In the great debate as to the obligations of the highly industrialized nations to the less developed countries (L.D.C.s), it is not always easy to find relevant and consistent information on the actual amounts of foreign aid provided by the United States. This is so chiefly because of the variety of American aid programs and the variety of ways in which their activities are recorded. The reduction of this diversity to a relatively few figures means some loss of precision but is justified by the need for some kind of straightforward measurement. While a considerable body of informed opinion, in the United States and abroad, holds that the growing gap between the rich nations and the poor nations may lead to disaster, this view appears to be moving against the current of public and Congressional opinion. To meet this issue it may be useful to have in one place an annotated set of figures on U.S. Government aid as well as a summary of total world aid to the L.D.C.s in the decade 1956-65.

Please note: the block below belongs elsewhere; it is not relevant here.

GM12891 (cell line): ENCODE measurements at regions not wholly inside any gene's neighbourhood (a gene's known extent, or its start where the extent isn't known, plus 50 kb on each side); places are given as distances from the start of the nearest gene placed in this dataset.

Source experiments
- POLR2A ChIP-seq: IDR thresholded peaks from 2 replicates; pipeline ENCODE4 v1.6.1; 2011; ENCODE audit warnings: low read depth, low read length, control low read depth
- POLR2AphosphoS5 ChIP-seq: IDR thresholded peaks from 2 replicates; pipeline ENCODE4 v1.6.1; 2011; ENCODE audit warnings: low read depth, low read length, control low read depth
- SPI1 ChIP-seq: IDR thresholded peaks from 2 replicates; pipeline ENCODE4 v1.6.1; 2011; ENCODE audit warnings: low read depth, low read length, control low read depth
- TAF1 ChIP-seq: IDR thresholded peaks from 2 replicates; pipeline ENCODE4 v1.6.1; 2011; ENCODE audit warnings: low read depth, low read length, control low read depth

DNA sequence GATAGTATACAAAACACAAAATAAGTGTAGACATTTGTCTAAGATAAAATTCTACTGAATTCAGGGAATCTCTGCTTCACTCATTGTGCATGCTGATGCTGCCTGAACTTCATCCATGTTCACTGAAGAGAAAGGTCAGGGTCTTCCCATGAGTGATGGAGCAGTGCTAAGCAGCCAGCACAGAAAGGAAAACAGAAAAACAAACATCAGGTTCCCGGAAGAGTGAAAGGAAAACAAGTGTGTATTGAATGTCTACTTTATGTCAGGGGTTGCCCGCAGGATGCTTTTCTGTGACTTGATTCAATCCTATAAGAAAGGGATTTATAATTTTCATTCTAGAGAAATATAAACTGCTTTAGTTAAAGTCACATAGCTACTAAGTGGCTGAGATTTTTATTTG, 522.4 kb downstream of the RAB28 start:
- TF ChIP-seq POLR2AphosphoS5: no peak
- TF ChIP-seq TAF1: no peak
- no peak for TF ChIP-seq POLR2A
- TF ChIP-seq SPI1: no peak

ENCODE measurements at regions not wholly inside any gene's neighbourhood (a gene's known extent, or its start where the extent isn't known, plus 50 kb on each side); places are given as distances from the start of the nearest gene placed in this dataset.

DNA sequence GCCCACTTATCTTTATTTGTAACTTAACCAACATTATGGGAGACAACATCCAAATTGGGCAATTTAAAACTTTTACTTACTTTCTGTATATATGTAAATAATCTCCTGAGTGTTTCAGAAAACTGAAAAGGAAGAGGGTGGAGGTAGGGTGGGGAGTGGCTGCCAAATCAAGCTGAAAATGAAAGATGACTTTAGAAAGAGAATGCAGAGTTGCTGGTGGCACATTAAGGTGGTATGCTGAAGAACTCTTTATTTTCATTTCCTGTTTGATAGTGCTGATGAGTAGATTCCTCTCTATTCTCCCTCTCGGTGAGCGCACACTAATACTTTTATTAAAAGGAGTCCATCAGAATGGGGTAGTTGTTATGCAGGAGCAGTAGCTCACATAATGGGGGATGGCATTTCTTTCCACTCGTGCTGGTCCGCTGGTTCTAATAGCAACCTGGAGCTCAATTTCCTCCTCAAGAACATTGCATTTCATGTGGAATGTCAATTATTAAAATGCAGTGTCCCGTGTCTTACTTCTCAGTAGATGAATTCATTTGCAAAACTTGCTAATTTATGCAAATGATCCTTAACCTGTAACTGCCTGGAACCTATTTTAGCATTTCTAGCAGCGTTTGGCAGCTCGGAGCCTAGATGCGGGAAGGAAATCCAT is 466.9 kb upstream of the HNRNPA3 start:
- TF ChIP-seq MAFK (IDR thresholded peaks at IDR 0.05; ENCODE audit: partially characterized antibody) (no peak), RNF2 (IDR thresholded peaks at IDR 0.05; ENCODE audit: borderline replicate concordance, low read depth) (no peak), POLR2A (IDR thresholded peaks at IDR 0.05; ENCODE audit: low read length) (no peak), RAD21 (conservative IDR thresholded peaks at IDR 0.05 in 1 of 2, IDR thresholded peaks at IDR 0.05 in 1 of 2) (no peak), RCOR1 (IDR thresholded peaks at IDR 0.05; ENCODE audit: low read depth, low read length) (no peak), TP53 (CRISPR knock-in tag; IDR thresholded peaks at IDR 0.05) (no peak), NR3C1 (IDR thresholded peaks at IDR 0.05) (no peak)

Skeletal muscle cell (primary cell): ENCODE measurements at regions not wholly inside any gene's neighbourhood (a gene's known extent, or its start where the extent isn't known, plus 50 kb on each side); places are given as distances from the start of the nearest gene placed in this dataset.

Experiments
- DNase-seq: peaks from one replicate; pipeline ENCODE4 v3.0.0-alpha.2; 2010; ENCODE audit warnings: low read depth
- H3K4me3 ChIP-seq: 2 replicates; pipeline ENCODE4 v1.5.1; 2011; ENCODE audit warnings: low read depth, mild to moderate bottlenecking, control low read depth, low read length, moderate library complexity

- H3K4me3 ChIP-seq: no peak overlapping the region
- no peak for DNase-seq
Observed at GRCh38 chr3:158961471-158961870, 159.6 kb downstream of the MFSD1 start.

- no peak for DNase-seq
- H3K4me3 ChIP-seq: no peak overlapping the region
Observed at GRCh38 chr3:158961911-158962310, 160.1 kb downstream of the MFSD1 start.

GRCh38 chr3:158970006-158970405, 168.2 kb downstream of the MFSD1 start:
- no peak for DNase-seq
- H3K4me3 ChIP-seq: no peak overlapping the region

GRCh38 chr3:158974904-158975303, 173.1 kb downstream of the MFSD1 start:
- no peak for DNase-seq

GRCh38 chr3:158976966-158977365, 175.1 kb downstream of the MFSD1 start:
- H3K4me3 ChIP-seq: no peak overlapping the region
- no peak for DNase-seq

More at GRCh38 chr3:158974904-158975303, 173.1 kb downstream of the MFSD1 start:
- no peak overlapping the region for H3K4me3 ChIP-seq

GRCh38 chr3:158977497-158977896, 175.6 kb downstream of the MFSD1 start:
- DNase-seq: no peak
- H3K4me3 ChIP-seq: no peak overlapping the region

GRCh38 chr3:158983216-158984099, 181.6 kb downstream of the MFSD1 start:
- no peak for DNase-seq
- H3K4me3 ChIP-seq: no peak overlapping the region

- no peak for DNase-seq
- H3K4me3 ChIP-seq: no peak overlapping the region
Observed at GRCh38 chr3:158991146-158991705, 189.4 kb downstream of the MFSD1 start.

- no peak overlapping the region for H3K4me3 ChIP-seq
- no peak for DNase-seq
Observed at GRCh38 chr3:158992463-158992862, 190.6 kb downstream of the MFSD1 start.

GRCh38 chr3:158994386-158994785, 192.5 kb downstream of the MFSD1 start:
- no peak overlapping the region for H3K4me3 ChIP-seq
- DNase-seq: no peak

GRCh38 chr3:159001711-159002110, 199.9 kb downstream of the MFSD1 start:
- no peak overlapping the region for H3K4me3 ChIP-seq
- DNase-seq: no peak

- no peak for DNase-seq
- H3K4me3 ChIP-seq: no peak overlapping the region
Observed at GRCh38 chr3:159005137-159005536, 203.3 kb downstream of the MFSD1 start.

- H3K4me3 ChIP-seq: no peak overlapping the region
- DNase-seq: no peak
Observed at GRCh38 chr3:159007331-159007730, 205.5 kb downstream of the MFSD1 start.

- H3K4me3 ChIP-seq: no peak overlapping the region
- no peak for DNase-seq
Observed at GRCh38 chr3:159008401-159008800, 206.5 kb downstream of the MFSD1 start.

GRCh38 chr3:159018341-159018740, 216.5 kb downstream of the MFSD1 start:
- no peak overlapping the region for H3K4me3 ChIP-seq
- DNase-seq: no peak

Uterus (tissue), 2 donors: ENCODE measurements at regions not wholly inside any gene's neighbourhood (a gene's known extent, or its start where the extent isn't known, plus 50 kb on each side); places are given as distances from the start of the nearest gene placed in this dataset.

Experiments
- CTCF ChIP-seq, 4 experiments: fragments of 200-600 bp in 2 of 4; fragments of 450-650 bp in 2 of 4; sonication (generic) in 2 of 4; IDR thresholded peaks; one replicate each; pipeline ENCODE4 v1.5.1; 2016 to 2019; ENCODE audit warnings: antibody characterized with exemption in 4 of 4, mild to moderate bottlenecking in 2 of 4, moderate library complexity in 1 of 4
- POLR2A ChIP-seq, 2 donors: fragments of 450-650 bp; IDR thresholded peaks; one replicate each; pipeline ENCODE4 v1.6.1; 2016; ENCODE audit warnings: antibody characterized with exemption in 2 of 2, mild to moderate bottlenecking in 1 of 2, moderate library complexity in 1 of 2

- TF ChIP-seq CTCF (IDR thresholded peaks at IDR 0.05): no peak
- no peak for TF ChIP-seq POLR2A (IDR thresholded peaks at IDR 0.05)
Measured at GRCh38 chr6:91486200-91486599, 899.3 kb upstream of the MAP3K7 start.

The most striking facts revealed by the data can be summarized in eleven points:
1. Official economic aid to all L.D.C.s from all sources (including communist countries) averaged $6.7 billion a year between 1961 and 1965.
2. During the 1956-65 decade, member countries of the Development Assistance Committee (DAC), which account for about 90 percent of all economic aid, provided over $50 billion of official economic assistance for L.D.C.s. The U.S. share was 58 percent of this total.
3. The net flow from all DAC countries was 45 percent higher in the second quinquennium than in the first.
4. U.S. commitments of economic assistance rose 60 percent between the first and second halves of the decade-from $2.5 billion to $4.0 billion a year. But the rising trend in annual commitments ended in 1962.
5. U.S. commitments of economic assistance to L.D.C.s and multilateral agencies rose from 0.54 percent to 0.68 percent of G.N.P. between 1956
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